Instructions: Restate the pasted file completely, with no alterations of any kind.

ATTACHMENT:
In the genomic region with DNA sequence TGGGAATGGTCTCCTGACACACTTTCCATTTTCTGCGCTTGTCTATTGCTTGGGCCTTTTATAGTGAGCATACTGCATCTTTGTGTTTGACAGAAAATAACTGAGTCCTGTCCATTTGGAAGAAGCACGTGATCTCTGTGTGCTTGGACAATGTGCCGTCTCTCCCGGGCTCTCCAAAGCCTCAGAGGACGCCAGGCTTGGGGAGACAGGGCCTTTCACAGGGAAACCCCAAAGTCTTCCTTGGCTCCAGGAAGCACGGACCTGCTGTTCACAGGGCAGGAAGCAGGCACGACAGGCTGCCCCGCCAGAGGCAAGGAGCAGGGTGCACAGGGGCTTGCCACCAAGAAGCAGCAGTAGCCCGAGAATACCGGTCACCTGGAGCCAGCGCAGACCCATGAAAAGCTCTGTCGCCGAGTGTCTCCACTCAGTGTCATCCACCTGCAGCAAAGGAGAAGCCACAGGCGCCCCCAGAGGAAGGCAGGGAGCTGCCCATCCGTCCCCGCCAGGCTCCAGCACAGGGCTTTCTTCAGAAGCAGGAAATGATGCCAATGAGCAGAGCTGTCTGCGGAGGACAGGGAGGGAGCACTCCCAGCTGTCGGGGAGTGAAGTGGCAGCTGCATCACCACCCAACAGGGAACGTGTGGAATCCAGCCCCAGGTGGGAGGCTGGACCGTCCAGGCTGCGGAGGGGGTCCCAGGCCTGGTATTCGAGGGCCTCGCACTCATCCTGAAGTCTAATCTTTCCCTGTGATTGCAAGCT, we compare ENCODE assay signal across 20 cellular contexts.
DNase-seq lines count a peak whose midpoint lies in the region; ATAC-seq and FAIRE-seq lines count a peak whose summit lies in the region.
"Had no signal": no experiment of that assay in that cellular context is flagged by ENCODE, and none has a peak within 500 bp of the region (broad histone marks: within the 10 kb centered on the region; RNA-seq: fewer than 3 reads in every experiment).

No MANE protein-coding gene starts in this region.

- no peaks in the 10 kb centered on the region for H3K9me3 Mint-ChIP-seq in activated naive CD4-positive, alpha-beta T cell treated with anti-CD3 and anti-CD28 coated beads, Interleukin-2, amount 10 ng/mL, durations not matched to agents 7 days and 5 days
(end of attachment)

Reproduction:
In the genomic region with DNA sequence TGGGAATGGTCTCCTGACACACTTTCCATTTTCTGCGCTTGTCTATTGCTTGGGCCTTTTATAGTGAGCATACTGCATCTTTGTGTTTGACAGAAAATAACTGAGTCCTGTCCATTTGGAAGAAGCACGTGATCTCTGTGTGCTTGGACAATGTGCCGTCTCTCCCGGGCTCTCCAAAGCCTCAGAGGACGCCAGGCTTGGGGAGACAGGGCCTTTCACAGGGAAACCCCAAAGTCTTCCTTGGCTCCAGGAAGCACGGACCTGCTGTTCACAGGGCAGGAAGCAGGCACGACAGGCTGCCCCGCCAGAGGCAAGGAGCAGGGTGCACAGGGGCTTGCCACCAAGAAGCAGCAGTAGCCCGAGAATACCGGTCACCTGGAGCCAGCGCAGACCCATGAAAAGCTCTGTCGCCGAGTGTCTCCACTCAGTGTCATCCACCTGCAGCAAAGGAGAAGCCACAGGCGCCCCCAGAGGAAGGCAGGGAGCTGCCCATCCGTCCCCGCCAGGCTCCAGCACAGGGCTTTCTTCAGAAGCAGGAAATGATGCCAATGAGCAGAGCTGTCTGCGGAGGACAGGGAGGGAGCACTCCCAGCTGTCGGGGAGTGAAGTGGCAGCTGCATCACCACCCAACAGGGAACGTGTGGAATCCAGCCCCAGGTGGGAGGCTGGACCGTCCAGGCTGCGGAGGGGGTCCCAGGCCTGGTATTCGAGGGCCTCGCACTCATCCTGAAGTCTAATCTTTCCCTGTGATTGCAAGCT, we compare ENCODE assay signal across 20 cellular contexts.
DNase-seq lines count a peak whose midpoint lies in the region; ATAC-seq and FAIRE-seq lines count a peak whose summit lies in the region.
"Had no signal": no experiment of that assay in that cellular context is flagged by ENCODE, and none has a peak within 500 bp of the region (broad histone marks: within the 10 kb centered on the region; RNA-seq: fewer than 3 reads in every experiment).

No MANE protein-coding gene starts in this region.

- no peaks in the 10 kb centered on the region for H3K9me3 Mint-ChIP-seq in activated naive CD4-positive, alpha-beta T cell treated with anti-CD3 and anti-CD28 coated beads, Interleukin-2, amount 10 ng/mL, durations not matched to agents 7 days and 5 days